Review By: Jonathan W. Hickman

The bad girl gets her own movie. And she’s got a full-grown devoted, loving hyena for a pet. As Harley Quinn sweetly feeds Twizzlers to the adoring beast, it’s hard not to share his affection for this goofy, tattooed, sexy gal. Fans will dig it.

DC and Warner Bros. find their R-rated answer to Marvel’s “Deadpool” with the wise-cracking, violent, and irreverent Harley Quinn. This one’s far better than 2016’s “Suicide Squad.” The one bright spot from that critical mess was Margot Robbie as Dr. Harleen Frances Quinzel, a psychologist who fell for the Joker while working at Gotham City’s Arkham Asylum. After becoming the Clown Prince of Crime’s smitten kitten, Quinzel transformed into Harley Quinn (a name based on “Harlequin”). Under the insane criminal’s tutelage, she blossomed into a full-fledged super-villain.

Margot Robbie is perfect as cheeky hero.

But when “Birds of Prey” begins, the end has come to her relationship with the Joker, who she fondly calls “Puddin.” No longer under the feared crime boss’ protection, Quinn is forced to make her way on the dangerous, crime-ridden streets of Gotham. And because she’s got so many enemies, more than one hard-hitter angles to take her out.

The set-up is a dizzying collection of often violent sequences featuring Quinn engaged in a series of incidental battles. Her daffy, care-free attitude keeps her alive. If Quinn has any real superpowers, they take a backseat to her remarkable ability to get out of any jam, usually by blind luck alone.

That’s not to say that this girl doesn’t pack a punch, both physically and intellectually. Possessing the athletic prowess of a trained gymnast crossed with a martial arts master, Quinn is a formidable match for most any foe—man, woman, or beast. And no beast can resist her girlish charms, ask her steadfast toothy prized pet.

Since Quinn’s brand of crazy is now no longer at the service of the Joker, another up-and-coming criminal loon, Roman Sionis (Ewan McGregor), seeks to make use of her particular talents. Sionis likes to masquerade as the villain Black Mask, wearing, well, a black mask. His second in command is the nasty Victor Zsasz (Chris Messina), who has a passion for peeling off people’s faces. They make a creepy and disagreeable twosome, but Messina and McGregor inject an unusual, possibly homoerotic, quality to the characterizations that make them fun to watch.

Ewan McGregor and Chris Messina are entertaining as villain twosome.

McGregor is in rare form here. Playing second fiddle to the unseen Joker, his unhinged Sionis has big ideas. He wants to become a major player in the city’s criminal industry. And in Gotham, crime is big business. Harley Quinn’s world might look something like ours, but it’s a fantasy place in which crime is a way of life for almost everyone.

As killers of all stripes pursue Quinn continuously, she accidentally falls in with several other misfits, including Detective Montoya (Rosie Perez), a good cop whose success is stolen by her male co-workers. Sionis’ driver, Dinah Lance (Jurnee Smollett-Bell), reluctantly befriends Quinn. It’s Lance who holds a secret that makes her uniquely dangerous. And when they meet the cross-bow wielding Helena Bertinelli, aka The Huntress (Mary Elizabeth Winstead), the Birds of Prey are born.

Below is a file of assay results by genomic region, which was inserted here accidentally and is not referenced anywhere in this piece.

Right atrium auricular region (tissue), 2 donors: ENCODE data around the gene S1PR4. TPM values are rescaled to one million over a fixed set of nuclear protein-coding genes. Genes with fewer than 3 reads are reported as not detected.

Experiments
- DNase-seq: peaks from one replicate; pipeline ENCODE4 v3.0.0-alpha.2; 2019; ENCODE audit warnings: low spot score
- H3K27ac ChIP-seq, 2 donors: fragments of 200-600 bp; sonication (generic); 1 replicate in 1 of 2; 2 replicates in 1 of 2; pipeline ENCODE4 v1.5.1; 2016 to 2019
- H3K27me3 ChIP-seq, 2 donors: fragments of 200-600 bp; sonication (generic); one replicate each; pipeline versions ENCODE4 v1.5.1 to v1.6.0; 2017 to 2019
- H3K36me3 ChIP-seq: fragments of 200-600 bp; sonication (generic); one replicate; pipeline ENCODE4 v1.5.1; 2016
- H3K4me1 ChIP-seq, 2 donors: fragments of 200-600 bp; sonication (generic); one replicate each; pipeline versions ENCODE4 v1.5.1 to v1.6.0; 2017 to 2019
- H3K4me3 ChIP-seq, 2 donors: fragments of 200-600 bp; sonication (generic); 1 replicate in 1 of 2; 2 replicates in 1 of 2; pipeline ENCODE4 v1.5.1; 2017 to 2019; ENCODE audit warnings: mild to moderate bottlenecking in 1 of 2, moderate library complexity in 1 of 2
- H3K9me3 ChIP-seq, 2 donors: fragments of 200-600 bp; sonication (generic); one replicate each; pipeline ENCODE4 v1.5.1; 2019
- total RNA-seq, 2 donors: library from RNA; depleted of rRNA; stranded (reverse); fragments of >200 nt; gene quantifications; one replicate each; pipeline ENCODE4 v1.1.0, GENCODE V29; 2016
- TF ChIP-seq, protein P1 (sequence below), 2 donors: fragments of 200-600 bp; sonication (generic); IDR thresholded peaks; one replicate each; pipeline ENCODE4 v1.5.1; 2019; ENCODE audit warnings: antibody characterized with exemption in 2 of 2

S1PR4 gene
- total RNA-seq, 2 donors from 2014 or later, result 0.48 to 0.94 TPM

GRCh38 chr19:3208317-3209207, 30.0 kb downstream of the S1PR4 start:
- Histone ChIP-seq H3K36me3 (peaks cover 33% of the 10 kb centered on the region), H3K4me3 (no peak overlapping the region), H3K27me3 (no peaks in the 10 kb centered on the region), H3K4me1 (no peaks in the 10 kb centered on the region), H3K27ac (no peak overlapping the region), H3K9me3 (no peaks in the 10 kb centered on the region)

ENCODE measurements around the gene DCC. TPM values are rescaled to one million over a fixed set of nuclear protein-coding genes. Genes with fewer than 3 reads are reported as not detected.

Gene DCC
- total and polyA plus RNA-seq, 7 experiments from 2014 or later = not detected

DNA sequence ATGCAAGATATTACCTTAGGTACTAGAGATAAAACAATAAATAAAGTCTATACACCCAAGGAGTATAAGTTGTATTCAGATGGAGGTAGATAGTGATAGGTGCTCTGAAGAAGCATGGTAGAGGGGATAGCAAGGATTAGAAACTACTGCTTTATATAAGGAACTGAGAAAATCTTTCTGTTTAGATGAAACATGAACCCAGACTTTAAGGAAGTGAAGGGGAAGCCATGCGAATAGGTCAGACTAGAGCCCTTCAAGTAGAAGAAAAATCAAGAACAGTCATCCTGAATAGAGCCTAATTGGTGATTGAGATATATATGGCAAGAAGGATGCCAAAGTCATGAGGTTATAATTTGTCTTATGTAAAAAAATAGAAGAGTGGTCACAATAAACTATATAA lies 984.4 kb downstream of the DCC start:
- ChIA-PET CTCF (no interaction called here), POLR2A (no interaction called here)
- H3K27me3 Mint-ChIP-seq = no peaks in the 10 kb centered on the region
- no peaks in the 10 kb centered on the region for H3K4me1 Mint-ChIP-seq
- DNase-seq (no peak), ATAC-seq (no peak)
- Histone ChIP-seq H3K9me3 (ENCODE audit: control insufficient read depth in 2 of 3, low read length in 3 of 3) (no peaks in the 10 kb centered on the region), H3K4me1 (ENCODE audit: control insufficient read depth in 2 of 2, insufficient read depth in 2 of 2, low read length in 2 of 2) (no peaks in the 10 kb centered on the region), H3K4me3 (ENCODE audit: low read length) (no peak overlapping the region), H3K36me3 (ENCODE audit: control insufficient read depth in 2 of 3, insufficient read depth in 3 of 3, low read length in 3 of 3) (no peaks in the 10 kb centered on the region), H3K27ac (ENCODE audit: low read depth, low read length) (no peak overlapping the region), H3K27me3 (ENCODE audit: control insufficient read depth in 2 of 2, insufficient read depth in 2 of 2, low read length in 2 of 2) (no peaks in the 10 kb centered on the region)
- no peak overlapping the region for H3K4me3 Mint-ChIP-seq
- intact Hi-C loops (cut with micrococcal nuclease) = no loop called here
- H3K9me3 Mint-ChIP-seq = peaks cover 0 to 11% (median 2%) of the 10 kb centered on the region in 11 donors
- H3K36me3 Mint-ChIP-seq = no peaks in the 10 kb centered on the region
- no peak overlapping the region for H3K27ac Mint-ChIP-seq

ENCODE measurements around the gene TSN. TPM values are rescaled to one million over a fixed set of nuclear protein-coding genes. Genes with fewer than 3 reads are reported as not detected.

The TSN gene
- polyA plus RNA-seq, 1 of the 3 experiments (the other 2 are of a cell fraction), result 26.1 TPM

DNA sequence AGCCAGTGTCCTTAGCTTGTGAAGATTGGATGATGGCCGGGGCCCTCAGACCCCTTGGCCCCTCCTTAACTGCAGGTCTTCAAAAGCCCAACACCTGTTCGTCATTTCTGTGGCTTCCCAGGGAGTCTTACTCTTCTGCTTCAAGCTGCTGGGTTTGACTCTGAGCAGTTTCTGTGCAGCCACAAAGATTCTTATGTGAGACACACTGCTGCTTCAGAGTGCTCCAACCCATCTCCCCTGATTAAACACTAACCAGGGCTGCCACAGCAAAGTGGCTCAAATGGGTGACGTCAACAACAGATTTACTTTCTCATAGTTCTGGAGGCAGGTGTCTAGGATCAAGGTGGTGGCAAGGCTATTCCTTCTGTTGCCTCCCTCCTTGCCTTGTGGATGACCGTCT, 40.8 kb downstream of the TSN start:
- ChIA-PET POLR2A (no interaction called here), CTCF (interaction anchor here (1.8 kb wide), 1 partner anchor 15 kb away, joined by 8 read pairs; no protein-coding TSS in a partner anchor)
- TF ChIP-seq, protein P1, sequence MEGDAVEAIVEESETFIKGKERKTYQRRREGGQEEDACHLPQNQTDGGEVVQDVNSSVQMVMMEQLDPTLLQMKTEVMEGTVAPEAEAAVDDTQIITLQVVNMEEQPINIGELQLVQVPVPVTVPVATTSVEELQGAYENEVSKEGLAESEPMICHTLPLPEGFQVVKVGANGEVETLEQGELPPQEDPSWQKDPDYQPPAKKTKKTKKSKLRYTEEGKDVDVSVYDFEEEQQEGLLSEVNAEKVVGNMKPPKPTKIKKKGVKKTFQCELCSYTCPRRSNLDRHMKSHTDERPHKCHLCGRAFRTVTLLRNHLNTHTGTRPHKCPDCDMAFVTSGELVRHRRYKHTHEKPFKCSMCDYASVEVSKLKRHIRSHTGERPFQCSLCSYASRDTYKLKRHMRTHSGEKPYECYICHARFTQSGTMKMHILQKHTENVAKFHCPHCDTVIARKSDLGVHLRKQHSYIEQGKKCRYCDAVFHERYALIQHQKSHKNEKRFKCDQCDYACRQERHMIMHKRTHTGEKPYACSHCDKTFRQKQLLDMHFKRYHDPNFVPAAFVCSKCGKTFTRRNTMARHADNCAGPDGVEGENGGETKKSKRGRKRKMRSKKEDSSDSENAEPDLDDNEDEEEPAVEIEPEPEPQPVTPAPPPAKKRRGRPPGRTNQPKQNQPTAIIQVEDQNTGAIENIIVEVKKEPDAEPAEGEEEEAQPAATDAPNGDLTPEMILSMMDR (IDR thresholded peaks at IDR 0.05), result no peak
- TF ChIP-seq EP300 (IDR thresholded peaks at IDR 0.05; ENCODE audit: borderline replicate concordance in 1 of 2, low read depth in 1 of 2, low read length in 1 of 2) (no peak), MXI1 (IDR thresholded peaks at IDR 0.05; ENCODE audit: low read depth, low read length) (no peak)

“Birds of Prey” is not a complete, coherent narrative. The film serves as a platform to introduce fantastic characters, giving them things to hit, kick, shoot, and slash. It works best when the movie embraces the wicked and dark campy elements that made the Tim Burton films enjoyable and endeared the 1960s Batman television series with viewers. Even though this film is rated-R and is about an amoral villain turned antihero, there’s something undeniably wholesome about it all. Wholesome on the inside, of course, because on the outside, it’s a boozy, bone-crunching, four-letter word with tight-fitting clothing cut to reveal the latest edgy tattoo or seductive curvature.

This isn’t the last you’ll see of these birds.

I had a lot of fun with “Birds of Prey.” Harley Quinn is an infectious character, for sure. And Robbie seems born to play her. Little known director Cathy Yan (see 2018’s “Dead Pigs”) strikes the right tone, relying on brisk pacing that leaves little time to dwell on moral conundrums.

If there is an overarching theme, it’s undoubtedly female empowerment. After all, this is a handsome, well-executed production that’s women driven from top to bottom, with a script from Christina Hodson, who last gave us the critically lauded Transformers spin-off “Bumblebee.” And since the central protagonist is on the rebound from a relationship with an abusive psychopath, Harley Quinn is a superhero contradiction for these gender charged times.

Now fully emancipated from the Joker, Harley Quinn makes her mark on the superhero landscape. Her coming-out party is a brightly colored, often salacious viewing experience. The inevitable next one should contain more of the same, but, one would hope, it will also feature some emotional gravitas revealing what drives this girl’s punk rock worldview.


A Tomatometer-approved critic, Jonathan W. Hickman is also an entertainment lawyer, college professor, novelist, and filmmaker. He’s a member of the Atlanta Film Critics Circle, The Southeastern Film Critics Association, and the Georgia Film Critics Association. For more information about Jonathan visit: or